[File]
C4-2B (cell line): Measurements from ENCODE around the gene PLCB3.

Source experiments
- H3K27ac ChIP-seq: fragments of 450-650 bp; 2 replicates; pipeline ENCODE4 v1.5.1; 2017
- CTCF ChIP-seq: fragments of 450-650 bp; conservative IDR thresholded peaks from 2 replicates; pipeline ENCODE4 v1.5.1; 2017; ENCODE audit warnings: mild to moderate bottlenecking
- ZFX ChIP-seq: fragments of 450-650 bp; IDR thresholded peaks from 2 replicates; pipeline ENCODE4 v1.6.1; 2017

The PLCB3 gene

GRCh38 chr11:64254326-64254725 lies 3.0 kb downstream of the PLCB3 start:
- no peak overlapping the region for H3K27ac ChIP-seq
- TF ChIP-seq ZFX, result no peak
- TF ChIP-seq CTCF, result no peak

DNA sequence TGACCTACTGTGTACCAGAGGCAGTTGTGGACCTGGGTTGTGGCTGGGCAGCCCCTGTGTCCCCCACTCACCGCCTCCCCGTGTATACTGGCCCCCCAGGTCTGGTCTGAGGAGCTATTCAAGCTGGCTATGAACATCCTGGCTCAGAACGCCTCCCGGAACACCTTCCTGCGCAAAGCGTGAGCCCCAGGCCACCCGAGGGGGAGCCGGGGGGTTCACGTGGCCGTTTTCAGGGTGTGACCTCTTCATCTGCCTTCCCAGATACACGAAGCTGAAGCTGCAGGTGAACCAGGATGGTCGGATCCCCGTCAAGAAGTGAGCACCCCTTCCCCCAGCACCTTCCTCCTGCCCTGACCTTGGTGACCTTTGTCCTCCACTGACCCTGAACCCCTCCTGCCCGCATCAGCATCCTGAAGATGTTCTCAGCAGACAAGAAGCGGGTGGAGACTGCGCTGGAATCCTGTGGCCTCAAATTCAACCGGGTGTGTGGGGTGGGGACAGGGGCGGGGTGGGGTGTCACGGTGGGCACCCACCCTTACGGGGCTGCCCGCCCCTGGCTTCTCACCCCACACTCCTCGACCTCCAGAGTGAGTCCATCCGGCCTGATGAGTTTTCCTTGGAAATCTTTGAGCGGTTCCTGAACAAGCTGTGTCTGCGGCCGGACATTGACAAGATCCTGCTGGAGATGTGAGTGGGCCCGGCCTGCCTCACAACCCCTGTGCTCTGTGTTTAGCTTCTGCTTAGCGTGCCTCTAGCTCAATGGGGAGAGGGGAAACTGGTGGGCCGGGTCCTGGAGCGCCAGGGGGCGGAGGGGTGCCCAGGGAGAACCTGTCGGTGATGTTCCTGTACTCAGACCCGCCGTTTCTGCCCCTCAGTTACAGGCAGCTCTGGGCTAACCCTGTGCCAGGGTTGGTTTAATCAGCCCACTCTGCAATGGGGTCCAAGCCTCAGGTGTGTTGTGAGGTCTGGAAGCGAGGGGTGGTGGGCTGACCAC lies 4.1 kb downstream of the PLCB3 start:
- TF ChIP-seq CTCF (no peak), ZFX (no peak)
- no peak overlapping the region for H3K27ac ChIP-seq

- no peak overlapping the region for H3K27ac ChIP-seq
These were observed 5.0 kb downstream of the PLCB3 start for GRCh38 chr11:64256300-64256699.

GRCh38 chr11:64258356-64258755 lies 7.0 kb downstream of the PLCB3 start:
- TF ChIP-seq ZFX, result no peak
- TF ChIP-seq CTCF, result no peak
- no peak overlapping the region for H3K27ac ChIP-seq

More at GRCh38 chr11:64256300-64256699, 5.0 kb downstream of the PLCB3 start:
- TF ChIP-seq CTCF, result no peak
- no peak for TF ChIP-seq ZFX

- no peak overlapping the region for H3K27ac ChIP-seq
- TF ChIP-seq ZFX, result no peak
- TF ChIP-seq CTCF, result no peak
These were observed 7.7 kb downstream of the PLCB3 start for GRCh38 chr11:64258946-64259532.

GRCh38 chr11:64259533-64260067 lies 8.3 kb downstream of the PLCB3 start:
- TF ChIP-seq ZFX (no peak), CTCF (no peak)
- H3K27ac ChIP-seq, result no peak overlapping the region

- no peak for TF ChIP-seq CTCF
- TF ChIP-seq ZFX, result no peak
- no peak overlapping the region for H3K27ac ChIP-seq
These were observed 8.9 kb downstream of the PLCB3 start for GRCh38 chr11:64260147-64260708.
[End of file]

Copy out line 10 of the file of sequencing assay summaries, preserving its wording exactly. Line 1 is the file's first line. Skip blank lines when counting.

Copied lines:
- TF ChIP-seq CTCF, result no peak